The little people, Hem and Haw, have a little different attitude. Where Sniff and Scurry have an attitude of accepting things the way they are, Hem and Haw decide that this cheese is great and this cheese is going to be here forever, so they move their homes closer; they build their worlds around that cheese and they get comfortable. Instead of wearing their sneakers around their necks, they put them away and put comfy house shoes on and make themselves at home. They throw wine and cheese parties and develop an attitude of arrogance. Sniff and Scurry are watching and you’ll find, if you read past the part of our the selective reading for today, that one day they came to Cheese Station C and they saw that the cheese was gone. They had been noticing that it was going away, changing. Immediately Sniff and Scurry saw that the cheese was no longer there and it had come to an end. Why? Everything changes! You cannot hold on to anything. However, Hem and Haw had convinced themselves that things would always be the way they are today.
How often do we do that in life? We convince ourselves that this job is perfect, it will always be this way. This relationship is fabulous. It will be fabulous everyday from now throughout eternity. Another example is: This church is wonderful and they’ll never, ever say anything that makes me mad. Hem and Haw came to believe that having cheese would make you happy. That getting what you pray for, the “Oh God this is what I need” is what makes you happy. We are gifted at what, I would say is self-hypnosis – self-delusion. We are gifted at saying; “Having this or that makes me happy.” Sniff and Scurry knew the real truth. Having cheese did not make them happy, it made them alive! It fed them. But, you see, when the cheese changed, they moved. They went on, they found other cheese.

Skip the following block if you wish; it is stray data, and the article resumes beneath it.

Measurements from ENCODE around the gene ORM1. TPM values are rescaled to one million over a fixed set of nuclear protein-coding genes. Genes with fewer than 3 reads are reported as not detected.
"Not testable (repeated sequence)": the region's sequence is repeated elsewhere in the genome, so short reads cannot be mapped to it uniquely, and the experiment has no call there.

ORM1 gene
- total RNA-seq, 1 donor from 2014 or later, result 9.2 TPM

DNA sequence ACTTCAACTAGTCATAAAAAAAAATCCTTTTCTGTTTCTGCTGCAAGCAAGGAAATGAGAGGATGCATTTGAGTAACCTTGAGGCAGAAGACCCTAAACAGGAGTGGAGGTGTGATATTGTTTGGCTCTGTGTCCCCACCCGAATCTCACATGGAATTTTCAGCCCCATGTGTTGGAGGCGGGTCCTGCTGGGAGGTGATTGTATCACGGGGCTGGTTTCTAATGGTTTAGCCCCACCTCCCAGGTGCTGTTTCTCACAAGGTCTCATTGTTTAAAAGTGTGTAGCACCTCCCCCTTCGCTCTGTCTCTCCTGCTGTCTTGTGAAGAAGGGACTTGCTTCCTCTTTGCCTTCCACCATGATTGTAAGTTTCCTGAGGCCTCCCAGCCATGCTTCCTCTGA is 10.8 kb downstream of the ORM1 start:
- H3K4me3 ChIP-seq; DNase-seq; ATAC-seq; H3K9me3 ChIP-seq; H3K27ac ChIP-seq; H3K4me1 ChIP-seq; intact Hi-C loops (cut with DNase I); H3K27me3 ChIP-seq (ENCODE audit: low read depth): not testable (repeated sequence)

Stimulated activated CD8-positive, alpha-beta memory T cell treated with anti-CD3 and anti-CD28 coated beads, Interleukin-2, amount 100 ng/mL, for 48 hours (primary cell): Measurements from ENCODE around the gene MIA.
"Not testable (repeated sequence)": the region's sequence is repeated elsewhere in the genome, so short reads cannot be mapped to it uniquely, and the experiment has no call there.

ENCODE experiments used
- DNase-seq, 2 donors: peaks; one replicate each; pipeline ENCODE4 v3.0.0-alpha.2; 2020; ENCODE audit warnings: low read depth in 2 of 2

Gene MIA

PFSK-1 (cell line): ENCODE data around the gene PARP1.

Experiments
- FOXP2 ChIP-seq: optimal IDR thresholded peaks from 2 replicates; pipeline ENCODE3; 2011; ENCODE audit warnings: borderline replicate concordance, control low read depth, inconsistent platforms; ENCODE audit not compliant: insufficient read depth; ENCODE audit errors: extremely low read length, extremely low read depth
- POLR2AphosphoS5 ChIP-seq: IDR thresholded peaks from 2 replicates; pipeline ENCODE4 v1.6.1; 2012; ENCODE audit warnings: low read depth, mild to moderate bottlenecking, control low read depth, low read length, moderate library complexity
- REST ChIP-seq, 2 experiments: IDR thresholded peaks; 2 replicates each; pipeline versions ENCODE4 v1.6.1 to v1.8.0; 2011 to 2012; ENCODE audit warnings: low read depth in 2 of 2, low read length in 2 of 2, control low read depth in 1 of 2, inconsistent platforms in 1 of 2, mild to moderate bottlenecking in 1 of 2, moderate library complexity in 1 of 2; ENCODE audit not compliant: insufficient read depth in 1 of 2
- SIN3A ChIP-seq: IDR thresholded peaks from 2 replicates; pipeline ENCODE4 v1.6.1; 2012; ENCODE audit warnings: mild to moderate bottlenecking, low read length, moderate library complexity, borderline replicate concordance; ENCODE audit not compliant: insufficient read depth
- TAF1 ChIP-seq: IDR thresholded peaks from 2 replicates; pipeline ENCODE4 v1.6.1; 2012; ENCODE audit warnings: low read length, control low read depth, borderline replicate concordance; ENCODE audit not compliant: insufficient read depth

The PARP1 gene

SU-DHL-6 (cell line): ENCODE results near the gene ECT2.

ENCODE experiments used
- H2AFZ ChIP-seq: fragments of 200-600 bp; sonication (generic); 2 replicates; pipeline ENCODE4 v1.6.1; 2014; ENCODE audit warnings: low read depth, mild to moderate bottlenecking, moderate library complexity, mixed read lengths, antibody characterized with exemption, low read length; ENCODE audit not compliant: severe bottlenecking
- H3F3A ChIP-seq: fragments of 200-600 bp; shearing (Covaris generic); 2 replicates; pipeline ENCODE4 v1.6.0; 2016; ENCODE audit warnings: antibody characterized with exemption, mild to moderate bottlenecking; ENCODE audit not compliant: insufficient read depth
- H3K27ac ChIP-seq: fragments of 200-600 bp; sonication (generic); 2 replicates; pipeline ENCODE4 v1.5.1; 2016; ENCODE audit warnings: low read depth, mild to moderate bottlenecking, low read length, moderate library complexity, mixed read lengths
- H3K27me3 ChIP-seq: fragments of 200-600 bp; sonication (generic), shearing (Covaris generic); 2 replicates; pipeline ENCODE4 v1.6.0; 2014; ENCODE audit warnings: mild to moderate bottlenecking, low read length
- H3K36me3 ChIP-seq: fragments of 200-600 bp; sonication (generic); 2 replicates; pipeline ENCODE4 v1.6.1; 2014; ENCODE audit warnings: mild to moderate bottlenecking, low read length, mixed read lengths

Healing is not getting what you had back. Healing is moving on to what is next. Having cheese does not make you happy. It feeds your life. Having a job does not make you happy. Having a relationship does not make you happy. Having anything cannot make you happy. The cheese changes and it means that life needs to change. The only choice any of us really have is to choose to be miserably alive or happily alive. That’s it. In whatever context we are in, whether that is 20 years or 20 minutes, that’s the choice. The cheese merely feeds our lives. The only choice we have is to live in wholeness or not. We can either move with the flow of life or we can fight against it. I think Part Four’s analogy was right and I’ll use it again. We try to hold on to life. Breath is life. Hold your breath for 10 minutes and tell me that you can hold onto it. You cannot hold on to life. You can merely live it. Wholeness is choosing to work with the flow and be at peace.